Probing the origin of the mantle’s chemically distinct “scars”

Basalt - Basalt, the most-common rock on Earth’s surface, encases green crystals--a geologic "nesting doll" phenomenon called a xenolith. Basalts such as this one derive from a section of the mantle that has been depleted in incompatible trace elements, w
Basalt, the most-common rock on Earth’s surface, encases green crystals--a geologic "nesting doll" phenomenon called a xenolith. Basalts such as this one derive from a section of the mantle that has been depleted in incompatible trace elements, which is usually attributed to continental crust formation. In their work, Tucker and his collaborators propose another mechanism that would impart this signature. 
Monday, August 31, 2020 


Washington, DC— The composition of Earth’s mantle was shaped by interactions with the oceanic crust more than previously thought, according to work from Carnegie’s Jonathan Tucker and Peter van Keken along with colleagues from Oxford that was recently published in Geochemistry, Geophysics, Geosystems.

During its evolution, our planet separated into distinct layers—core, mantle, and crust. Each has its own composition and the dynamic processes through which these layers interact with their neighbors can teach us about Earth’s geologic history.

Plate tectonic processes allow for the continuous evolution of the crust and play a key role in our planet’s habitability. Earth has two kinds of tectonic plates: those that host continents, which have survived for billions of years, and those that are mostly covered by oceans. Oceanic plates are created by the upward motion of mantle material that occurs when plates spread apart. They are destroyed by sliding under continental plates and back into the mantle, a process that also forms new continental crust.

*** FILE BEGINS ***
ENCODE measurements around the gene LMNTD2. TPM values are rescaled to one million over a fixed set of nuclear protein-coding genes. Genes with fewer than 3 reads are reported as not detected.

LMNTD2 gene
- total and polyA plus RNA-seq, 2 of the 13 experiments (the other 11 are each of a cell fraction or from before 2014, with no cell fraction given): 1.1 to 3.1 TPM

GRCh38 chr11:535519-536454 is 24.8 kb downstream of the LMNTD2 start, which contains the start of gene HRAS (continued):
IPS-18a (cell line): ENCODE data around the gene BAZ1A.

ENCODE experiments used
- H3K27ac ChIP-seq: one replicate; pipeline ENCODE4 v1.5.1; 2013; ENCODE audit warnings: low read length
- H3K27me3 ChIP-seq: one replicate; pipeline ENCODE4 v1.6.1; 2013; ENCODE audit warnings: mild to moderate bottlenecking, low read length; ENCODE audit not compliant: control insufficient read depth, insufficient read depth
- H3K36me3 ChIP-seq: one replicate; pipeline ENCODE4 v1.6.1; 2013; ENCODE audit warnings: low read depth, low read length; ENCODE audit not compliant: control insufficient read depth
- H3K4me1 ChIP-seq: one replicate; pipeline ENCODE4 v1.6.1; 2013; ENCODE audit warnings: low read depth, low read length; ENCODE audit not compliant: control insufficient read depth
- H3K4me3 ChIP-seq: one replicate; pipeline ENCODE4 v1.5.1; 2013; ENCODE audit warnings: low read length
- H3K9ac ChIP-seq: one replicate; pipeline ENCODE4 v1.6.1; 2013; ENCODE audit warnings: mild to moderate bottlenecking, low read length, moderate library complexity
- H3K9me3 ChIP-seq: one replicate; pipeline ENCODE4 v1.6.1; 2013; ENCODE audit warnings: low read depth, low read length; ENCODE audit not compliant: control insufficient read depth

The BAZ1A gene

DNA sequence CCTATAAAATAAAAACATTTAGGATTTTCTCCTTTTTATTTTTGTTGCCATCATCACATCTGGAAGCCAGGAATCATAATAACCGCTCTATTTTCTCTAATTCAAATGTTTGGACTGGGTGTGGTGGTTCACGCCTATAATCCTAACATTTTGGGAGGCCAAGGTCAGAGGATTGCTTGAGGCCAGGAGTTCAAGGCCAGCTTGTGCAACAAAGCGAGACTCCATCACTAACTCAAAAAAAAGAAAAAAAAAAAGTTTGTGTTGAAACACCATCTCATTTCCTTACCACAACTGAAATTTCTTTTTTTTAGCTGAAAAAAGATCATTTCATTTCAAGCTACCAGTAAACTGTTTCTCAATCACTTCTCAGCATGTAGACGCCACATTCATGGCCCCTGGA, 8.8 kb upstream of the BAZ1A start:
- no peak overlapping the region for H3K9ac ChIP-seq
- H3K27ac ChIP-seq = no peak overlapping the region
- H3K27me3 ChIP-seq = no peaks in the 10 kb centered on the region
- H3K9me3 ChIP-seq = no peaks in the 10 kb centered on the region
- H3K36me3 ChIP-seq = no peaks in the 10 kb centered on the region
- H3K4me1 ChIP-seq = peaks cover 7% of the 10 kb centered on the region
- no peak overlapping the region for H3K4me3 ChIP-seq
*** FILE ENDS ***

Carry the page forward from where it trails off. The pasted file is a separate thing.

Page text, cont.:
“The chemical composition of the mantle is influenced by continent formation and geoscientists can read chemical markers left behind by this process,” Tucker explained.

For example, some of the elements found in crustal rocks don’t play nicely with the mantle’s minerals. When continental crust formation draws these elements out of the mantle, they leave behind a depleted residue, like sucking the juice out of a Sno-Cone and leaving just ice. This is referred to as crust extraction and is usually thought to create “scars” that are easy to spot and identify in rocks. It also leaves behind distinct zones in the mantle that are depleted of these particular elements.

“It’s long been thought that these chemical scars are the product of crust formation,” Tucker explained. “But mantle’s inaccessibility means that it’s difficult to know for sure using rock and mineral samples alone.”  

To probe the question of the origin of these depleted reservoirs in the mantle, Tucker, van Keken, and their Oxford colleagues Rosemary Jones and Chris Ballentine developed a new model, which showed that the “scar-forming” process of sequestering of incompatible elements from the rest of the mantle is occurring not just in the crust but independently in the deep mantle thanks to old oceanic plates that were drawn all the way down.

“Our work demonstrates that the processes determining the mantle’s composition are more complicated than we previously thought,” Tucker concluded.


This work was supported by the U.S. NSF and the NERC Deep Mantle Volatiles consortium.

The Carnegie Institution for Science (carnegiescience.edu) is a private, nonprofit organization headquartered in Washington, D.C., with six research departments throughout the U.S. Since its founding in 1902, the Carnegie Institution has been a pioneering force in basic scientific research. Carnegie scientists are leaders in plant biology, developmental biology, astronomy, materials science, global ecology, and Earth and planetary science.



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